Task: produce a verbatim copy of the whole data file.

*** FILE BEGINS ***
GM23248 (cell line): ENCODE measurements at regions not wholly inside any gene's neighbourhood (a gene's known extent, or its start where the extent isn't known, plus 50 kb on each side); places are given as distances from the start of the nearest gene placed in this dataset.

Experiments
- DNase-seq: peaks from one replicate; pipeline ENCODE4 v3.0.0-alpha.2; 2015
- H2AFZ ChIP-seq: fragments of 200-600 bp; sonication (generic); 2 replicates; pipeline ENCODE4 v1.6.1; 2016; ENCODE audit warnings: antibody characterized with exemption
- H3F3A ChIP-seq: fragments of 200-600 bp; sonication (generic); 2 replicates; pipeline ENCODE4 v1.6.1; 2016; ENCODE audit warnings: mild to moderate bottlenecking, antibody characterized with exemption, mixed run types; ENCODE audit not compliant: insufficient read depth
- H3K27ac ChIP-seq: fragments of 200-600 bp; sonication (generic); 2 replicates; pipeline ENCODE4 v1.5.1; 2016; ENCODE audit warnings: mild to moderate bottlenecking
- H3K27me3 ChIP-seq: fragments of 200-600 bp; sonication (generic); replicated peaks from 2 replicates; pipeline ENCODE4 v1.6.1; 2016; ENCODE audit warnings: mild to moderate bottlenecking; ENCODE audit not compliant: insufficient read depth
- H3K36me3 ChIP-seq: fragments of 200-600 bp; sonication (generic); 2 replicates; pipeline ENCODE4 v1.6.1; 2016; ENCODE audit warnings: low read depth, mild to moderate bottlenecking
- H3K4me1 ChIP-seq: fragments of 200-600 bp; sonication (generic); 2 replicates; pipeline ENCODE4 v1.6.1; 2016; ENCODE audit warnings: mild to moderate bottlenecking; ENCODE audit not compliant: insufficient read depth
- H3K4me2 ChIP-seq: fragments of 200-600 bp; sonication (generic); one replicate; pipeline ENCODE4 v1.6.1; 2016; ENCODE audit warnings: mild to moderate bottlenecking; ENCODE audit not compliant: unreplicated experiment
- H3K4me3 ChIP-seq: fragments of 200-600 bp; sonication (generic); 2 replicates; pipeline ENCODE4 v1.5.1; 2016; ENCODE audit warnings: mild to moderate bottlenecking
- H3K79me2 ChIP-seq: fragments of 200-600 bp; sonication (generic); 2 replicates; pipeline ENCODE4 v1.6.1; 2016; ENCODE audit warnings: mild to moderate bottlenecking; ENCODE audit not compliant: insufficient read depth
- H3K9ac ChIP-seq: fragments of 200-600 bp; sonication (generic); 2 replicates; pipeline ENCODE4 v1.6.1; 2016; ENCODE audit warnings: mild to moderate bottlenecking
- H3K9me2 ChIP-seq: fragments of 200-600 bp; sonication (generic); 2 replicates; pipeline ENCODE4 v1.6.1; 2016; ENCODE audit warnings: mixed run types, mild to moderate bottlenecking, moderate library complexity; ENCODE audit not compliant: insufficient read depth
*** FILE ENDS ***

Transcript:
GM23248 (cell line): ENCODE measurements at regions not wholly inside any gene's neighbourhood (a gene's known extent, or its start where the extent isn't known, plus 50 kb on each side); places are given as distances from the start of the nearest gene placed in this dataset.

Experiments
- DNase-seq: peaks from one replicate; pipeline ENCODE4 v3.0.0-alpha.2; 2015
- H2AFZ ChIP-seq: fragments of 200-600 bp; sonication (generic); 2 replicates; pipeline ENCODE4 v1.6.1; 2016; ENCODE audit warnings: antibody characterized with exemption
- H3F3A ChIP-seq: fragments of 200-600 bp; sonication (generic); 2 replicates; pipeline ENCODE4 v1.6.1; 2016; ENCODE audit warnings: mild to moderate bottlenecking, antibody characterized with exemption, mixed run types; ENCODE audit not compliant: insufficient read depth
- H3K27ac ChIP-seq: fragments of 200-600 bp; sonication (generic); 2 replicates; pipeline ENCODE4 v1.5.1; 2016; ENCODE audit warnings: mild to moderate bottlenecking
- H3K27me3 ChIP-seq: fragments of 200-600 bp; sonication (generic); replicated peaks from 2 replicates; pipeline ENCODE4 v1.6.1; 2016; ENCODE audit warnings: mild to moderate bottlenecking; ENCODE audit not compliant: insufficient read depth
- H3K36me3 ChIP-seq: fragments of 200-600 bp; sonication (generic); 2 replicates; pipeline ENCODE4 v1.6.1; 2016; ENCODE audit warnings: low read depth, mild to moderate bottlenecking
- H3K4me1 ChIP-seq: fragments of 200-600 bp; sonication (generic); 2 replicates; pipeline ENCODE4 v1.6.1; 2016; ENCODE audit warnings: mild to moderate bottlenecking; ENCODE audit not compliant: insufficient read depth
- H3K4me2 ChIP-seq: fragments of 200-600 bp; sonication (generic); one replicate; pipeline ENCODE4 v1.6.1; 2016; ENCODE audit warnings: mild to moderate bottlenecking; ENCODE audit not compliant: unreplicated experiment
- H3K4me3 ChIP-seq: fragments of 200-600 bp; sonication (generic); 2 replicates; pipeline ENCODE4 v1.5.1; 2016; ENCODE audit warnings: mild to moderate bottlenecking
- H3K79me2 ChIP-seq: fragments of 200-600 bp; sonication (generic); 2 replicates; pipeline ENCODE4 v1.6.1; 2016; ENCODE audit warnings: mild to moderate bottlenecking; ENCODE audit not compliant: insufficient read depth
- H3K9ac ChIP-seq: fragments of 200-600 bp; sonication (generic); 2 replicates; pipeline ENCODE4 v1.6.1; 2016; ENCODE audit warnings: mild to moderate bottlenecking
- H3K9me2 ChIP-seq: fragments of 200-600 bp; sonication (generic); 2 replicates; pipeline ENCODE4 v1.6.1; 2016; ENCODE audit warnings: mixed run types, mild to moderate bottlenecking, moderate library complexity; ENCODE audit not compliant: insufficient read depth